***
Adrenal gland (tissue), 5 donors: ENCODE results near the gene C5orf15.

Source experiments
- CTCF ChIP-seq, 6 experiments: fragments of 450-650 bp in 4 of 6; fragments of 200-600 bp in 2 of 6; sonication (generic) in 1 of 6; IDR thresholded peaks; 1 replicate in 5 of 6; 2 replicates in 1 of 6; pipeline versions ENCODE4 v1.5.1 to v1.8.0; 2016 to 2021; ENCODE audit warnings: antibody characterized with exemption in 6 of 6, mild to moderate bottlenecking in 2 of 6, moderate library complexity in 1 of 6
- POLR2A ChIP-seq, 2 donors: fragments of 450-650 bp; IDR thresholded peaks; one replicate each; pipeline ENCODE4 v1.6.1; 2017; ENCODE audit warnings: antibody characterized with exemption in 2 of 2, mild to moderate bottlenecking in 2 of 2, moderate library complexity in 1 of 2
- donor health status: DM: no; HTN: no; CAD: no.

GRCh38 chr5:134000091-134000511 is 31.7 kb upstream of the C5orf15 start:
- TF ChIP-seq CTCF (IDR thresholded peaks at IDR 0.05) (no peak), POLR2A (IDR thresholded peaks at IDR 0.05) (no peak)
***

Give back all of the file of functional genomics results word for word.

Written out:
Adrenal gland (tissue), 5 donors: ENCODE results near the gene C5orf15.

Source experiments
- CTCF ChIP-seq, 6 experiments: fragments of 450-650 bp in 4 of 6; fragments of 200-600 bp in 2 of 6; sonication (generic) in 1 of 6; IDR thresholded peaks; 1 replicate in 5 of 6; 2 replicates in 1 of 6; pipeline versions ENCODE4 v1.5.1 to v1.8.0; 2016 to 2021; ENCODE audit warnings: antibody characterized with exemption in 6 of 6, mild to moderate bottlenecking in 2 of 6, moderate library complexity in 1 of 6
- POLR2A ChIP-seq, 2 donors: fragments of 450-650 bp; IDR thresholded peaks; one replicate each; pipeline ENCODE4 v1.6.1; 2017; ENCODE audit warnings: antibody characterized with exemption in 2 of 2, mild to moderate bottlenecking in 2 of 2, moderate library complexity in 1 of 2
- donor health status: DM: no; HTN: no; CAD: no.

GRCh38 chr5:134000091-134000511 is 31.7 kb upstream of the C5orf15 start:
- TF ChIP-seq CTCF (IDR thresholded peaks at IDR 0.05) (no peak), POLR2A (IDR thresholded peaks at IDR 0.05) (no peak)